Google bans porn on AdWords

Porn advertisers may soon be flocking to Bing, because starting this week, ads promoting sexually explicit content are prohibited on Google AdWords. The search engine giant informed potentially affected advertisers of the policy change by email earlier in June, according to CNBC.

“Beginning in the coming weeks, we’ll no longer accept ads that promote graphic depictions of sexual acts,” Google wrote in the email. “When we make this change, Google will disapprove all ads and sites that are identified as being in violation of our revised policy.”

Rumblings of the porn ban were present as early as March, when Google announced it would be updating its adult sexual services, family status and underage and non-consensual sex acts policy pages. At that time, the company clarified that ads for strip clubs, “adult and sexual” dating sites and “non-intimate” massage services would continue to be accepted, albeit subject to tight restrictions.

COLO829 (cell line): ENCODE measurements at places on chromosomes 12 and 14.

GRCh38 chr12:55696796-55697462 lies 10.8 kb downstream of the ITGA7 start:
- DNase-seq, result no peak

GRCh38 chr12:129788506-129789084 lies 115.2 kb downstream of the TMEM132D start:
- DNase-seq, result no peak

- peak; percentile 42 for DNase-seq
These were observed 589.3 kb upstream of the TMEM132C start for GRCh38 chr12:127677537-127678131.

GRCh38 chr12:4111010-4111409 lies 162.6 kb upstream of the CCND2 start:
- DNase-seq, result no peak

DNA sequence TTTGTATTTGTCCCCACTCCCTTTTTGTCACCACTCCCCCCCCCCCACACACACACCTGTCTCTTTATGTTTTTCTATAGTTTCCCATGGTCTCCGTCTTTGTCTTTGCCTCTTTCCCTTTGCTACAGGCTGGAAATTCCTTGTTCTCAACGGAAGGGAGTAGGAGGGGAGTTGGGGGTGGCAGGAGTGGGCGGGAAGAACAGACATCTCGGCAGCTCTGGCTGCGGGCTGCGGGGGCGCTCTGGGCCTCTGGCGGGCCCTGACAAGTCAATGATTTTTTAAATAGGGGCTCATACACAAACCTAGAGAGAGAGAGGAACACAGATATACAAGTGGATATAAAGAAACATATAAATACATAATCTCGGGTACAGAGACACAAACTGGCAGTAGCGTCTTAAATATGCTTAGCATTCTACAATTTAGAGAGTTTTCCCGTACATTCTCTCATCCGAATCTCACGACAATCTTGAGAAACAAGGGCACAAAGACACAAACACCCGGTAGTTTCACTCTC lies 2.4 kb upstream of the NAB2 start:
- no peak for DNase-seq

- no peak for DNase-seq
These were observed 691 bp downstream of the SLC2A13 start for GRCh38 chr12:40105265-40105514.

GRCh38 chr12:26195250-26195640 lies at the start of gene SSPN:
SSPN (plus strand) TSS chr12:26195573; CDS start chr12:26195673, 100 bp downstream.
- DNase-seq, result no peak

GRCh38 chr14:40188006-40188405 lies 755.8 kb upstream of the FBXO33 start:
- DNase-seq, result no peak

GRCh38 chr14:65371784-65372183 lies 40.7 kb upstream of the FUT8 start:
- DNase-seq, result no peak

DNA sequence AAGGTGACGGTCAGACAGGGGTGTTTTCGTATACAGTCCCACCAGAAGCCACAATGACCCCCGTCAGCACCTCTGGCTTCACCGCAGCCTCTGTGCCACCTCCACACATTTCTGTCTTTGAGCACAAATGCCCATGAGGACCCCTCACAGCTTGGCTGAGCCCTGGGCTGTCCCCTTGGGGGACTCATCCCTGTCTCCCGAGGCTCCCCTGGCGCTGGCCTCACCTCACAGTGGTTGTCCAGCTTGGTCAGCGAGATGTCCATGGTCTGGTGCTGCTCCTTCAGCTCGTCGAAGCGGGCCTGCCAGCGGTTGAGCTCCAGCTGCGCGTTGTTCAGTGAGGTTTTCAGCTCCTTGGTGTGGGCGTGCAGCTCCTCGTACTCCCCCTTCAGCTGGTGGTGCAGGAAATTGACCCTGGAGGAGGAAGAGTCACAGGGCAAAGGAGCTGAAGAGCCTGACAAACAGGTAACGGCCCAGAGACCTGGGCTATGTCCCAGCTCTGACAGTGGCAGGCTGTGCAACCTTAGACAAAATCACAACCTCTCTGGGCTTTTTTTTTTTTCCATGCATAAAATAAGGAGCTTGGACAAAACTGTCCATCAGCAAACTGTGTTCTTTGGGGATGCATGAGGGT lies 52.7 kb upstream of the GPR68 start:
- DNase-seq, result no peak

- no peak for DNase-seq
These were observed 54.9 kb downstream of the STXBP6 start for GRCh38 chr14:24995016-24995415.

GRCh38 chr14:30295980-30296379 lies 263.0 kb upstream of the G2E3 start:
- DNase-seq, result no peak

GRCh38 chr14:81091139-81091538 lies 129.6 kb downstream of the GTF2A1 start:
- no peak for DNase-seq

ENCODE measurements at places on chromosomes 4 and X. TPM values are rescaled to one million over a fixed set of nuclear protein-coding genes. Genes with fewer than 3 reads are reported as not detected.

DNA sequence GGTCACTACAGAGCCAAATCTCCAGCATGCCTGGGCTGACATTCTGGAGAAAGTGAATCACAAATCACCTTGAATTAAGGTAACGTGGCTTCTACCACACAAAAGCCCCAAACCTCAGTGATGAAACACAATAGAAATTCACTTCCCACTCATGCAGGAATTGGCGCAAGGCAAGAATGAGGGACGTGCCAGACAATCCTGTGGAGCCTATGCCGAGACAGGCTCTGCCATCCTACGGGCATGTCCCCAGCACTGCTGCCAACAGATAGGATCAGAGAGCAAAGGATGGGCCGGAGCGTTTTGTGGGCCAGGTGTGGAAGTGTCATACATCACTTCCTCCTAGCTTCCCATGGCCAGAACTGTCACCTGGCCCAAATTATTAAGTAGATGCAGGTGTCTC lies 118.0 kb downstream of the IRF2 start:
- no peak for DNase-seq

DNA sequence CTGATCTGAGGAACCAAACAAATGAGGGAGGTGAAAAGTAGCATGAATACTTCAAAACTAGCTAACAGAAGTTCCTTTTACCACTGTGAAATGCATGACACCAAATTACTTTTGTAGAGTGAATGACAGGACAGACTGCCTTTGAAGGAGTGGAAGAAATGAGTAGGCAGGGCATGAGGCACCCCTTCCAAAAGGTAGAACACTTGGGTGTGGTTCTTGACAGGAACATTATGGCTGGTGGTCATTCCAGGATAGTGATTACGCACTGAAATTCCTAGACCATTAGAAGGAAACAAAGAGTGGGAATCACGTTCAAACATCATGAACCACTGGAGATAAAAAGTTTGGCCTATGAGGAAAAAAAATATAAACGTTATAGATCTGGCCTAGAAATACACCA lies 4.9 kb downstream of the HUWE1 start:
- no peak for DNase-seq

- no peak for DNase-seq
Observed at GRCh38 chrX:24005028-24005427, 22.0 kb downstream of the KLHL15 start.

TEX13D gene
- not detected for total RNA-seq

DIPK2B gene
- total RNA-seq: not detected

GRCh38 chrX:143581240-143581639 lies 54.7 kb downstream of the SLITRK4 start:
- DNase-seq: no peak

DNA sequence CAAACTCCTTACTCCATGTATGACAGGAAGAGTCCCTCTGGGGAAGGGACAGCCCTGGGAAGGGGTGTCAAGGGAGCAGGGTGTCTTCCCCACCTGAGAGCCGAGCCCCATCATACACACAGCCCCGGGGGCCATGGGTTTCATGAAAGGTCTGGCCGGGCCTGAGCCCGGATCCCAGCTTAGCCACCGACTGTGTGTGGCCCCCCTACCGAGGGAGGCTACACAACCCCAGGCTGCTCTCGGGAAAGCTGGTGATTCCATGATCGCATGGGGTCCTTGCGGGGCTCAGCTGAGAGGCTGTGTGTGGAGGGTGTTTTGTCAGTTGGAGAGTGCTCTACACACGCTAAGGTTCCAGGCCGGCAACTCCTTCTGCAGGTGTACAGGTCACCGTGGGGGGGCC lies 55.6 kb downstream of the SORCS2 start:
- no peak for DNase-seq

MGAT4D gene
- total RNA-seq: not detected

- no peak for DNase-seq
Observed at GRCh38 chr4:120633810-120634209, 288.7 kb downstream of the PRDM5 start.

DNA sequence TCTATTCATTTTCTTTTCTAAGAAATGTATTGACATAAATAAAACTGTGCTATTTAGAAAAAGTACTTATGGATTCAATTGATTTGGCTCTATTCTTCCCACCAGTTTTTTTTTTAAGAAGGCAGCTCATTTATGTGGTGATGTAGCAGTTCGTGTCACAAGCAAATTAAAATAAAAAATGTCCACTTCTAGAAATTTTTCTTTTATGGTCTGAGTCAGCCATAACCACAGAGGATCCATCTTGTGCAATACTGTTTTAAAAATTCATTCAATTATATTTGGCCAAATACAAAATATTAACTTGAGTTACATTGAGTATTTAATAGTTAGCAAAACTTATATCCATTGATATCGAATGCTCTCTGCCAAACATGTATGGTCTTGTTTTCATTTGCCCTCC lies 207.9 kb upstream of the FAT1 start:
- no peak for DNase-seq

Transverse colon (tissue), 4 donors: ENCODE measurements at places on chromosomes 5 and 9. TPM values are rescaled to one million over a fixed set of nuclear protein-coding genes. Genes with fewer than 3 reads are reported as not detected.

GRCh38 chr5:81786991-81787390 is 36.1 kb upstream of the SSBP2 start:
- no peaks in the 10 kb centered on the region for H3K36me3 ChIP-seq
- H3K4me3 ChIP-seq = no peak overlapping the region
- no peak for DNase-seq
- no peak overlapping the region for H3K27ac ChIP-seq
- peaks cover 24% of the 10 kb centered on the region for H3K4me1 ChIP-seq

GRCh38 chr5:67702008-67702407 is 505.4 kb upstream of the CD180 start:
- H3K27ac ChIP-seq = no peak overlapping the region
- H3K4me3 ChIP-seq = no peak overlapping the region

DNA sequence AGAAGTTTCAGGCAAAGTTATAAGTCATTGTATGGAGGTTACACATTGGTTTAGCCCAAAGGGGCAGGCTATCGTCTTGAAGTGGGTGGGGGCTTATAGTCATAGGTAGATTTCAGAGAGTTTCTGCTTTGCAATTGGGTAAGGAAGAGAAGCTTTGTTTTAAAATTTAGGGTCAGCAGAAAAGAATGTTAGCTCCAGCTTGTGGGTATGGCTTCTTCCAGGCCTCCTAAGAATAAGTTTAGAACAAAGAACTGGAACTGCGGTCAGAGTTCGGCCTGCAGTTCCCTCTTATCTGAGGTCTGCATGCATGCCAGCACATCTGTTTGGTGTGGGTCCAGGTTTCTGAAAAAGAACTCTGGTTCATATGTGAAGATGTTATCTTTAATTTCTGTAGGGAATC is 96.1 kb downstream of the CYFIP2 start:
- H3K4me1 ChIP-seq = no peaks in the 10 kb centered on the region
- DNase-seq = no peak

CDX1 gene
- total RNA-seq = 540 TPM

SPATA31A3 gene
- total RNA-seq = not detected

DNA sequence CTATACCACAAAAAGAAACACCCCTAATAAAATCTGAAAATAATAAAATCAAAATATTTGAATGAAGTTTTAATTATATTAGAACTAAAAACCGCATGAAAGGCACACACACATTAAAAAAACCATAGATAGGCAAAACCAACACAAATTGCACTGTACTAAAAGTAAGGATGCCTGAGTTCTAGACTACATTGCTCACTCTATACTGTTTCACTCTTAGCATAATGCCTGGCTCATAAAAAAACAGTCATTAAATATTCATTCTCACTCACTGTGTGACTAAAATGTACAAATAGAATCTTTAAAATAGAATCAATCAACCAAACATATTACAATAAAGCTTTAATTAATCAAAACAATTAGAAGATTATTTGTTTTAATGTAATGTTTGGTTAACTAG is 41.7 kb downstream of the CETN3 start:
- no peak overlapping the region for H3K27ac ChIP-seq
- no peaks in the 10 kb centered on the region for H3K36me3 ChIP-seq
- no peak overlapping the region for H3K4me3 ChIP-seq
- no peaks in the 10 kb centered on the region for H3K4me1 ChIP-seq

Despite the early warnings, CNBC reports that the policy change took at least some in the adult entertainment industry by surprise.

“I was caught by surprise,” Theo Sapoutzis, chairman and CEO of AVN Media Network told CNBC. “I was one of the very first advertisers for AdWords back in 2002. It’s something that’s been [untouched] for 12 years, so you don’t expect change is going to start happening.”

The ad ban will not affect search results, only the ads that appear at the top of the page. So the millions of porn searchers can breath a sigh of relief. CNBC reports that in the month of May alone, there were nearly 351 million searches for the words “sex,” “porn,” “free porn” and “porno.”